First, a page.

Note: Anyone with a known or suspected food allergy should never try to reintroduce foods they’re allergic to without a doctor’s guidance; this may cause anaphylaxis, which can be life-threatening. 

It’s important to remember that a food might be considered “healthy,” but if it causes adverse reactions like rashes or tummy troubles, it’s not healthy for you. That’s why an elimination diet may be beneficial for you – genetic testing is also available for determining this. 

5 Benefits of an Elimination Diet

Diet Benefits

There are many benefits to trying an elimination diet. This diet isn’t about weight loss but about learning to listen to your body and what it can and cannot tolerate as far as food. Here are five benefits of an elimination diet.

1. Identify Potential Food Sensitivities and Allergies

Food intolerances and food allergies are different, but they share many of the same symptoms. An elimination diet can be the first step toward identifying a food intolerance or a potential food allergy – and these can be difficult to isolate otherwise.

2. Find and Eliminate Causes of Gastric Discomfort

Stomach cramping, bloating, heartburn, diarrhea, constipation, or other stomach upset after eating is probably from the food you ate. An elimination diet can help you pinpoint the source of such distress and ditch it for good. Food should be a source of fun and pleasure in your life, not continual pain. 

3. Improve Skin Conditions 

Some of the well-known symptoms of food sensitivities are skin changes, including eczema. Myriad sources can cause eczema, but some people find that food can be a trigger. A study following 15 eczema patients found that an elimination diet alleviated symptoms for 14 of them and helped them identify trigger foods.

4. Find Causes for Mystery Symptoms

Have you had some weird symptoms that you couldn’t quite figure out, like skin itchiness or a strange rash? Having something like that disappear during the removal phase means a specific food probably caused it. An elimination diet can help you figure out which one was the culprit.

5. Migraine Reduction

Chronic migraines are a common health problem in the United States, and some researchers believe inflammation plays a role in causing them. An elimination diet may reduce migraines by removing inflammatory foods from your diet. One study tracked 30 adults who experienced chronic migraines as they followed a six-week elimination diet. Their number of headaches was reduced from nine to six.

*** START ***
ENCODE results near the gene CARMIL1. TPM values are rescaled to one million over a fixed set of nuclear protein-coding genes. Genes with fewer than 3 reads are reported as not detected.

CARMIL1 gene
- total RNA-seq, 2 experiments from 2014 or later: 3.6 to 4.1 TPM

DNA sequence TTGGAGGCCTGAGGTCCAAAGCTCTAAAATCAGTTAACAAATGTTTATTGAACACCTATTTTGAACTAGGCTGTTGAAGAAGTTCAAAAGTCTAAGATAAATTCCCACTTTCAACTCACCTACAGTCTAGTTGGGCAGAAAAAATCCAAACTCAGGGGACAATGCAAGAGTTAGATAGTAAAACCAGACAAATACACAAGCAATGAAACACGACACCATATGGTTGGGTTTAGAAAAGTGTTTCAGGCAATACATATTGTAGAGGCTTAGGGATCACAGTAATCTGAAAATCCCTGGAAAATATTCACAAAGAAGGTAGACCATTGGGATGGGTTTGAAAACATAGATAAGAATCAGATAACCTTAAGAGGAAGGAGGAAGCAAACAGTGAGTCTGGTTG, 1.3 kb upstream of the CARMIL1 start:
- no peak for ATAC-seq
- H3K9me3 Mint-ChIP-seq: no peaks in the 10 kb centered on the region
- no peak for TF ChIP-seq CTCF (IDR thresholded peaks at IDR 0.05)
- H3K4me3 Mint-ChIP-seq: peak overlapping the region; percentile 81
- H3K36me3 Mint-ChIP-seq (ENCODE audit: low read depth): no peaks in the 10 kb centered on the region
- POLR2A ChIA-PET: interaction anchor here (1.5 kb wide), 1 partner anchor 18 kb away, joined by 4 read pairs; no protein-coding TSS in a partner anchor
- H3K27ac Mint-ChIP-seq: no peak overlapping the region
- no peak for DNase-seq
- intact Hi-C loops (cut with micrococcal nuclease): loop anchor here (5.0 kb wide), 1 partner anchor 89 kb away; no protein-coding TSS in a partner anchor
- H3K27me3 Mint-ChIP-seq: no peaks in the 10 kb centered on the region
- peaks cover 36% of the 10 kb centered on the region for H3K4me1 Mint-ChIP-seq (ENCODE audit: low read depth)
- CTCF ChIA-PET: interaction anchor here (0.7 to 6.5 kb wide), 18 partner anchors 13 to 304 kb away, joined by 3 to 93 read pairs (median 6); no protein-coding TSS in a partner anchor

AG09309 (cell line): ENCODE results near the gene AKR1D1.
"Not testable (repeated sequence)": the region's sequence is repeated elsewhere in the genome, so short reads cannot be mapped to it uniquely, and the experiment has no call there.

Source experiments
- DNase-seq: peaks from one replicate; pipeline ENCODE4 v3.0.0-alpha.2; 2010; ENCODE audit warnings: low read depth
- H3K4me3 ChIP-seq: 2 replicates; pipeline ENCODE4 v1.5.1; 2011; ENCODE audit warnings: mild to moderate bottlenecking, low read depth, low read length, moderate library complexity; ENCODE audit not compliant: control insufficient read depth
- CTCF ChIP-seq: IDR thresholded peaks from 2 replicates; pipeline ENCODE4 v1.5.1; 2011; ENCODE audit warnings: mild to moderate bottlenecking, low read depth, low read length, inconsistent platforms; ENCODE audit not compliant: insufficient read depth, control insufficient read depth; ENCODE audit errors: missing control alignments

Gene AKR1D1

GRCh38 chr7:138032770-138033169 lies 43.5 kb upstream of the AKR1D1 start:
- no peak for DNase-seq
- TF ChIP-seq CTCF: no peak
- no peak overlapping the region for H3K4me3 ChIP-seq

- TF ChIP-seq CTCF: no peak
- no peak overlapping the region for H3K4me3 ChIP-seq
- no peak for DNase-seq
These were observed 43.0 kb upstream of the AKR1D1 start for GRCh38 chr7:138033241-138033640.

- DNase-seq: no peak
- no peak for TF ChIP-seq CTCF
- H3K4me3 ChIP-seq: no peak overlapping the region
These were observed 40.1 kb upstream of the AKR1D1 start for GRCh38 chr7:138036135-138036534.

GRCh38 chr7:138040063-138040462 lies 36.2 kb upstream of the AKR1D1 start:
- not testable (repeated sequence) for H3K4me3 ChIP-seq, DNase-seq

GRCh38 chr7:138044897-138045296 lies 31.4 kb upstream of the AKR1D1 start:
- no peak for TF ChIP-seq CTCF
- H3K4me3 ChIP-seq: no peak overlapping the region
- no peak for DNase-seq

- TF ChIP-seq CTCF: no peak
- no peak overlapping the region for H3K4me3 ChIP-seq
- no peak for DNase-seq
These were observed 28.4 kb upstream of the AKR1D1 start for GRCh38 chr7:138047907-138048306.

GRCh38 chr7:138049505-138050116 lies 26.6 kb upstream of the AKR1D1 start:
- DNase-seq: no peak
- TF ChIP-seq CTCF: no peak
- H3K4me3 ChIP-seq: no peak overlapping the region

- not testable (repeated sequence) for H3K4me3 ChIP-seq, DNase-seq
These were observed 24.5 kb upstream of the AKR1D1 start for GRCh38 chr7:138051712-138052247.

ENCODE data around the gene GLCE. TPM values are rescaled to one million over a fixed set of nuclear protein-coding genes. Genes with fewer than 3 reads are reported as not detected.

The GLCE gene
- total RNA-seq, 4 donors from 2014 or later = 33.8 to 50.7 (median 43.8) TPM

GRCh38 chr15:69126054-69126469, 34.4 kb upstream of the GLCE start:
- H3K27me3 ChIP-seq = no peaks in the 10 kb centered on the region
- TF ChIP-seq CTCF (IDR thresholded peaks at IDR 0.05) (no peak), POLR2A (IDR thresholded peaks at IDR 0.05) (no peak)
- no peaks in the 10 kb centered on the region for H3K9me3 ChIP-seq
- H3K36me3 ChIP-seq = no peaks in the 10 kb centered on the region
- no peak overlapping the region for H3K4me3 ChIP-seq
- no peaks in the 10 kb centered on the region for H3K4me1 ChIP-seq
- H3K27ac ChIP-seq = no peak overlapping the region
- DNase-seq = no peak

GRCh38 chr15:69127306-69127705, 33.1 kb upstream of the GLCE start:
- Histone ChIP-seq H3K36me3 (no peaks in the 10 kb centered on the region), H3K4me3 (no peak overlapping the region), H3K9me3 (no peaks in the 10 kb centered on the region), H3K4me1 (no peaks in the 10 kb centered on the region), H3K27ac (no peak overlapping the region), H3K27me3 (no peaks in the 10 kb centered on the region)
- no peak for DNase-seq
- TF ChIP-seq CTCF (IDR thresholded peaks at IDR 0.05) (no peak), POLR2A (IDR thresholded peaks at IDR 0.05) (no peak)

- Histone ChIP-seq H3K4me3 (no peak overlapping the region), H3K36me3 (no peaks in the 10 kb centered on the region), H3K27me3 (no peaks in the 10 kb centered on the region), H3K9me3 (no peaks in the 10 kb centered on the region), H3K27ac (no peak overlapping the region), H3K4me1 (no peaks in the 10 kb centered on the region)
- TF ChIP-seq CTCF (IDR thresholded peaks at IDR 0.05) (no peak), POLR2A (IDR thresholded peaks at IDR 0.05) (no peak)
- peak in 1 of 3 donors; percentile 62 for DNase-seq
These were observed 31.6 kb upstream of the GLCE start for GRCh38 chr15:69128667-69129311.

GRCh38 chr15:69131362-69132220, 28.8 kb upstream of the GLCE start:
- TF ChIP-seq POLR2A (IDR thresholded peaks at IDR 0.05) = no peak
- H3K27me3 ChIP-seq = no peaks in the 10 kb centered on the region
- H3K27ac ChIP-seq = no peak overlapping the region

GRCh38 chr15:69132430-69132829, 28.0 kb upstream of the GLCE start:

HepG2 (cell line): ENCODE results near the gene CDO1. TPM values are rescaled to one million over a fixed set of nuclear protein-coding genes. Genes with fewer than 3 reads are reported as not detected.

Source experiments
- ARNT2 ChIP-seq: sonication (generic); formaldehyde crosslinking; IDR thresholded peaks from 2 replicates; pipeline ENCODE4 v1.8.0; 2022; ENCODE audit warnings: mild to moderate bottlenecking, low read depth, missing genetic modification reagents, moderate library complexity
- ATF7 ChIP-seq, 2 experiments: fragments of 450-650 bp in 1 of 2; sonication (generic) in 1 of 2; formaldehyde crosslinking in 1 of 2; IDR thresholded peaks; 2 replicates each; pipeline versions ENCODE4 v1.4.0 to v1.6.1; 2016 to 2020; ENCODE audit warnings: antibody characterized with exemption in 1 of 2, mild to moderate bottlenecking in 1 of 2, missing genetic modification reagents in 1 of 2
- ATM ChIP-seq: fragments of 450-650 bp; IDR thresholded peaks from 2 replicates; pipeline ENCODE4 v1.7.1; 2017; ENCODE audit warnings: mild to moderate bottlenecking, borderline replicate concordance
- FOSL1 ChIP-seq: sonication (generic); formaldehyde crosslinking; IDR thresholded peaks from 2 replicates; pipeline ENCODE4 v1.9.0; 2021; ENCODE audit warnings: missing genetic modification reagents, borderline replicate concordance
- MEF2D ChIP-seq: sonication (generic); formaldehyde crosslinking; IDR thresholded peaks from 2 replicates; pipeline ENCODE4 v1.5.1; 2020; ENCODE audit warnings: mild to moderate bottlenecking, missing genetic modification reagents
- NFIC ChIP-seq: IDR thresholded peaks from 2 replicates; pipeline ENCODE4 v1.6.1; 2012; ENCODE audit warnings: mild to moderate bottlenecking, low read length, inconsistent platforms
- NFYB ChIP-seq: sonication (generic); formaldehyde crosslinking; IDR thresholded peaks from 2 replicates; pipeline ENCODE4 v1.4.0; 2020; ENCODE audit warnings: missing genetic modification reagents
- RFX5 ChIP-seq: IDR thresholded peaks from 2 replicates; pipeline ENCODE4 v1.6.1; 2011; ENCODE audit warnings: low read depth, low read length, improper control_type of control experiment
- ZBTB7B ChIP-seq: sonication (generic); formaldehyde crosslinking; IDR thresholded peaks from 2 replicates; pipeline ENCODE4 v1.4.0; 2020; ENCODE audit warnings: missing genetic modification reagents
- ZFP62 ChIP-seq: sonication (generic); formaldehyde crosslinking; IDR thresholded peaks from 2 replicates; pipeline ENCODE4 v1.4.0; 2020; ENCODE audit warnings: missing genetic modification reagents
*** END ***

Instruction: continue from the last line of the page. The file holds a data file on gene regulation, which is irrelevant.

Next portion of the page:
Elimination diets can be a relatively painless way to identify and solve some possibly major health issues. They don’t always provide a clear answer, though, so if your problems persist, it’s advisable to see a doctor.

Get Your Nutrition and Health Questions Answered by a Professional

Elimination diets don’t have to be overwhelming. Dr. Karen Threlkel is a naturopathic doctor who is knowledgeable about elimination diets and food intolerance, and can offer expert guidance. 

Dr. Threlkel also provides genetic nutritional testing, natural remedies, and treatments for various health issues. Schedule your consultation today to see how a holistic approach to medical care can benefit you.

About The Author:

Dr. Karen Threlkel, Naturopathic Physician, Washington DC

Dr. Karen Threlkel, Naturopathic Physician, Washington DC

Dr. Threlkel received her degree of Doctor of Naturopathic Medicine from The National College for Naturopathic Medicine (now called The National University of Natural Medicine) in Portland, Oregon. She also holds a Bachelor Degree in Kinesiology from The University of Maryland. She is licensed in Naturopathic Medicine by the Government of the District of Columbia Department of Health. Dr. Threlkel is a member of the American Association of Naturopathic Physicians, past president & current member of the Washington DC Association of Naturopathic Physicians.